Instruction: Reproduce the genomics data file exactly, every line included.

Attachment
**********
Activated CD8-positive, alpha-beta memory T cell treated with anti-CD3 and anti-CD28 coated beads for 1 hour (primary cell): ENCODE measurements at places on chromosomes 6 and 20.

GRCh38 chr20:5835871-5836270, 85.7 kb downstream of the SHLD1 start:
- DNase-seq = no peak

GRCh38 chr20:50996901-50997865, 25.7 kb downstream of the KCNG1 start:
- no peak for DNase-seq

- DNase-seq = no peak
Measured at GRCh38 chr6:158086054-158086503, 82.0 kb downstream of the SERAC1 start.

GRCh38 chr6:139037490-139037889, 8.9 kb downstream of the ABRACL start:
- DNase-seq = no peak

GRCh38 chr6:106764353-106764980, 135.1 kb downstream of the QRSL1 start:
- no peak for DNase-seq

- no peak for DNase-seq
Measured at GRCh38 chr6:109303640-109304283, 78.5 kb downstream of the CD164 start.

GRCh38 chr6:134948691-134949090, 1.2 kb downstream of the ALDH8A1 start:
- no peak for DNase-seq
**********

Activated CD8-positive, alpha-beta memory T cell treated with anti-CD3 and anti-CD28 coated beads for 1 hour (primary cell): ENCODE measurements at places on chromosomes 6 and 20.

GRCh38 chr20:5835871-5836270, 85.7 kb downstream of the SHLD1 start:
- DNase-seq = no peak

GRCh38 chr20:50996901-50997865, 25.7 kb downstream of the KCNG1 start:
- no peak for DNase-seq

- DNase-seq = no peak
Measured at GRCh38 chr6:158086054-158086503, 82.0 kb downstream of the SERAC1 start.

GRCh38 chr6:139037490-139037889, 8.9 kb downstream of the ABRACL start:
- DNase-seq = no peak

GRCh38 chr6:106764353-106764980, 135.1 kb downstream of the QRSL1 start:
- no peak for DNase-seq

- no peak for DNase-seq
Measured at GRCh38 chr6:109303640-109304283, 78.5 kb downstream of the CD164 start.

GRCh38 chr6:134948691-134949090, 1.2 kb downstream of the ALDH8A1 start:
- no peak for DNase-seq